December 26, 2007

Dear OKHS Subscribers,

I can hardly believe that it is almost 2008! How time flies when you're in college! I'm so sorry that I haven't been writing as much for the homeschool world as I had hoped, but perhaps this semester I will do better. I'm only taking two courses - Introduction to Public Relations and Comparative Justice Systems. Four classes was a bit too much for me with everything else I do (although I did get all A's!). It will take me a year longer to finish my degree, but I've waited this long; I guess another year won't hurt!

I hope you had a wonderful Christmas. I enjoyed (and am still enjoying) my time off from school and had fun being with family and friends whom I have neglected for the past six months!

It has also given me time to do some work. This newsletter features a list of FREE history resources available on the web, reviews of two homeschool products, a NEW unit study, some new resources for teaching Oklahoma history, and some very interesting links to the Internet that should prove to be very helpful to homeschoolers. I hope you enjoy!

Enjoy the rest of your holiday and have a Happy New Year!

Cindy Downes

Oklahoma Homeschool Newsletter, December 2007 & January 2008


What's New on the Oklahoma Homeschool Website?

NEW! History Resources on the Web - I put together a page of links to FREE resources for teaching history. You'll find reference sites, lesson plans, coloring pages, biographies, recipes, and even quizzes. I hope you enjoy!

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Curriculum/Book Review:

1. The Star-Spangled State Book and The Star-Spangled Workbook by Joel F. King. Sometime in elementary school, you'll want to teach your children about the 50 states. The Star-Spangled Workbook and State Book will help you do just that. During the first 18 weeks, your child will learn a little bit about each state and its location on the US map. During the second 18 weeks, your child will learn the state capitals, the postal abbreviation of each state, and what states border each state.

The method involved is reading information in the Workbook (or the State Book) about each state, completing a worksheet related to the lesson, and playing a "Geoquiz" that will reinforce what the child has learned.

The course consists of the Workbook and the State Book (which contains a color version of the workbook as well as 15 additinal pages of resources for learning about the states). You can buy these separately or together at a discount. (You could teach the course without the State Book but the color makes it much more interesting and you do get a few more quizzes and learning resources). A reproducible CD is included with the Workbook so that you can print as many copies of the Workbook as you need for your family.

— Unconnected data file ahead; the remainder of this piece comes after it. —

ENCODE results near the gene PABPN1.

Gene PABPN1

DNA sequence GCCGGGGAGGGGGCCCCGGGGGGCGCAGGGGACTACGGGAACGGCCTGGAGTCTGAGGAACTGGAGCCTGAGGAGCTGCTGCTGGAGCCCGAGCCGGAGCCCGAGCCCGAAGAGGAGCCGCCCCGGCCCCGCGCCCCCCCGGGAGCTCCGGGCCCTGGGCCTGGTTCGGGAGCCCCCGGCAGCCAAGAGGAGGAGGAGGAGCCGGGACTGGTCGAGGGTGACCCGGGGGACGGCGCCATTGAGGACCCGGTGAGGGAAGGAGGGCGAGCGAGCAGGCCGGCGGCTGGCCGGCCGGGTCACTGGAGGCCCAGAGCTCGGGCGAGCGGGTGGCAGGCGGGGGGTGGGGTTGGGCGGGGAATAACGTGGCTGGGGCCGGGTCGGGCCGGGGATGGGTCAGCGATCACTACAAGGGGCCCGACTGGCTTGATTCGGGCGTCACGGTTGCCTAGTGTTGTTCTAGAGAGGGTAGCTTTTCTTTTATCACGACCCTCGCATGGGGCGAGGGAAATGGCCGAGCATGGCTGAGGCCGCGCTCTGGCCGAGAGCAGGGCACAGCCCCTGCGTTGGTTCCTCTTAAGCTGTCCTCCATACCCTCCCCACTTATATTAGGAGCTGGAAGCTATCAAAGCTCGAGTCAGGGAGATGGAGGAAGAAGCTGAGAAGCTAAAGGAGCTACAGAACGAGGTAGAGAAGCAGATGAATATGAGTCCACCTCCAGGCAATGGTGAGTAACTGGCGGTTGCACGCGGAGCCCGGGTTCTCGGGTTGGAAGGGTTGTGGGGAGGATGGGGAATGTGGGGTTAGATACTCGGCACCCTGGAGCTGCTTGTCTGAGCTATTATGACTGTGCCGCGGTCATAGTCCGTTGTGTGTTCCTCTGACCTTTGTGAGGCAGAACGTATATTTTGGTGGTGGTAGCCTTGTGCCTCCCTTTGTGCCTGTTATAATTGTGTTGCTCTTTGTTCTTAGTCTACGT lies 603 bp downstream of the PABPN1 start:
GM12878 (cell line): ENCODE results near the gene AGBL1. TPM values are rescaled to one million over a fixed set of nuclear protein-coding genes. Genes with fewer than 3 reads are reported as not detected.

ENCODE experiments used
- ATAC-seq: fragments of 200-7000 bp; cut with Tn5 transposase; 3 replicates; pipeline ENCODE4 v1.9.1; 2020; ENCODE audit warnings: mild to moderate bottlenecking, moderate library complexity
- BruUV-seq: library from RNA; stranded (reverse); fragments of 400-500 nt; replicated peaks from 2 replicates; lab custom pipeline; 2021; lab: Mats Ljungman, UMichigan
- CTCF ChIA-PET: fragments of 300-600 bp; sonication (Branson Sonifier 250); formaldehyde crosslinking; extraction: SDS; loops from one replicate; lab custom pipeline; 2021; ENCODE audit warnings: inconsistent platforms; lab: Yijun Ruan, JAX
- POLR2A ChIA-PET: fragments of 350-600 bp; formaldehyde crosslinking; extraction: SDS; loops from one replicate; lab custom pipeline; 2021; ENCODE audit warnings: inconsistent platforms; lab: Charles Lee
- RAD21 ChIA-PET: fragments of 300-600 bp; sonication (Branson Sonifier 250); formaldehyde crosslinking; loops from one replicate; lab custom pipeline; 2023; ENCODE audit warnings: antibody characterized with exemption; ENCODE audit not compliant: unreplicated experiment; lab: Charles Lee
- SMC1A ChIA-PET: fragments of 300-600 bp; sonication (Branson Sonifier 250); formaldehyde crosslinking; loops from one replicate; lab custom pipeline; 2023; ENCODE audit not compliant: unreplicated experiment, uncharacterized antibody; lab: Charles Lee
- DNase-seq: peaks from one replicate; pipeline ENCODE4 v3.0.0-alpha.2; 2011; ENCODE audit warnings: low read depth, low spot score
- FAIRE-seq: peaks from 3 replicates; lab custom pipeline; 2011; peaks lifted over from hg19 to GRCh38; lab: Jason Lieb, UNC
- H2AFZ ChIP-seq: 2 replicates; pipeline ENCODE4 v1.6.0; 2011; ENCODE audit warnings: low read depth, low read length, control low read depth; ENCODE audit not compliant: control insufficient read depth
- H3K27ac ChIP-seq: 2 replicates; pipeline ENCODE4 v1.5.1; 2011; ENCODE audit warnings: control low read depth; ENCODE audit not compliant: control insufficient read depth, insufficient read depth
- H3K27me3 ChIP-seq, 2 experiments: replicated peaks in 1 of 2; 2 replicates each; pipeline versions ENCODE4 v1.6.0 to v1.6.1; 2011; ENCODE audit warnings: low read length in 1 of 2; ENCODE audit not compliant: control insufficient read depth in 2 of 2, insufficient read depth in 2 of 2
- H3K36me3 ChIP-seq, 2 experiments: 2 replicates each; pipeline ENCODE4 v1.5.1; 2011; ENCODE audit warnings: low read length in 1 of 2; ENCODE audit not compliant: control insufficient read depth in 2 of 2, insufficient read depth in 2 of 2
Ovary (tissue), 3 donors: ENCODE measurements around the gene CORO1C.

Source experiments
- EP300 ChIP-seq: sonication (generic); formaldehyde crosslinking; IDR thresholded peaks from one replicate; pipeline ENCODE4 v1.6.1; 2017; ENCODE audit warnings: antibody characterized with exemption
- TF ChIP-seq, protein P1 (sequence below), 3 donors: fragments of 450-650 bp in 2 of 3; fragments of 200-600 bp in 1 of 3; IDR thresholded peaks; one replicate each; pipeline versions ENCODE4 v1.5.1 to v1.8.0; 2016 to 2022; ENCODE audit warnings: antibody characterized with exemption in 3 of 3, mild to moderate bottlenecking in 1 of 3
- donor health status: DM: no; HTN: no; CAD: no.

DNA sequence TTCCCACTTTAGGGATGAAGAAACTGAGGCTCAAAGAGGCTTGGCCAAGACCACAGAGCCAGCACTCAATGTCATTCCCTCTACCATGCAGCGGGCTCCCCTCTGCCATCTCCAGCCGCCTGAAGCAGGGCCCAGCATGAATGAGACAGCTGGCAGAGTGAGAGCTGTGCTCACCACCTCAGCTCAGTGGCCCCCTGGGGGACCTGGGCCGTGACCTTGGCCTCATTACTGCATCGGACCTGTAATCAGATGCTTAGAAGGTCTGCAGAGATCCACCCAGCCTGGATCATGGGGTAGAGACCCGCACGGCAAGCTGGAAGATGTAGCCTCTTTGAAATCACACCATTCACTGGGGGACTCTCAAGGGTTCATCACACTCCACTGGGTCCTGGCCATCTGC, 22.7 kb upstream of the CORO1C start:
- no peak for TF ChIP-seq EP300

2. Jump In: A Workbook for Reluctant and Eager Writers by Sharon Watson. I LOVE this book! Finally, a composition course that REALLY teaches your children how to write! Most "Grammar and Composition" courses spend more time on grammar than composition because they are written for classrooms. it's difficult and time consuming to evaluate writing, especially in a class of 20-30 students. As a homeschooling parent, however, you CAN take the time to do this and here is a resource that will help.

Jump In covers all kinds of writing: prewriting, opinion pieces, persuasion, exposition, description, narration, and poetry. Because it's easier for children to write their opinion, the author begins by teaching students how to write an opinion piece and persuasive articles. She takes the student step-by-step, one lesson at a time. She covers: brainstorming to choose a topic, listing reasons why, choosing the right order, and then writing an introduction, body, and conclusion to complete the project. The course is designed to be completed in two years, but it can be used for as short or as long as needed.

Sharon includes writing samples written by her classroom students. She explains the good and bad of each sample and then gives your child an opportunity to critique the sample by answering guided questions.

After each lesson, Sharon includes additional writing assignments for practice and a suggested writing schedule to complete the assignment.

The teacher's manual includes information on how to evaluate and grade your child's writing as well as course objectives, a list of assignments for each category, information on how to help a reluctant writer, 10-minute warmups (She calls them Writing Plunges), and answer keys. By the end of the course, your child will have learned how to write an opinion piece, a persuasive paper, a cause and effect paper, a science report, a biography, a book report, a book review, a newspaper article, an essay, a compare and contrast paper, a description, a short story (narration), and poetry (haiku, cinquain, diamante, limerick, hymn, poem, lyrics to a song).

If I were homeschooling today, this would be one resource I would not do without. Don't buy that traditional "grammar and composition" textbook. Instead, buy this book and a separate resource for teaching grammar, such as Easy Grammar. Teach grammar two days a week; spend the other three days on composition. You'll end up with accomplished writers instead of students who know a lot of grammar but can't write!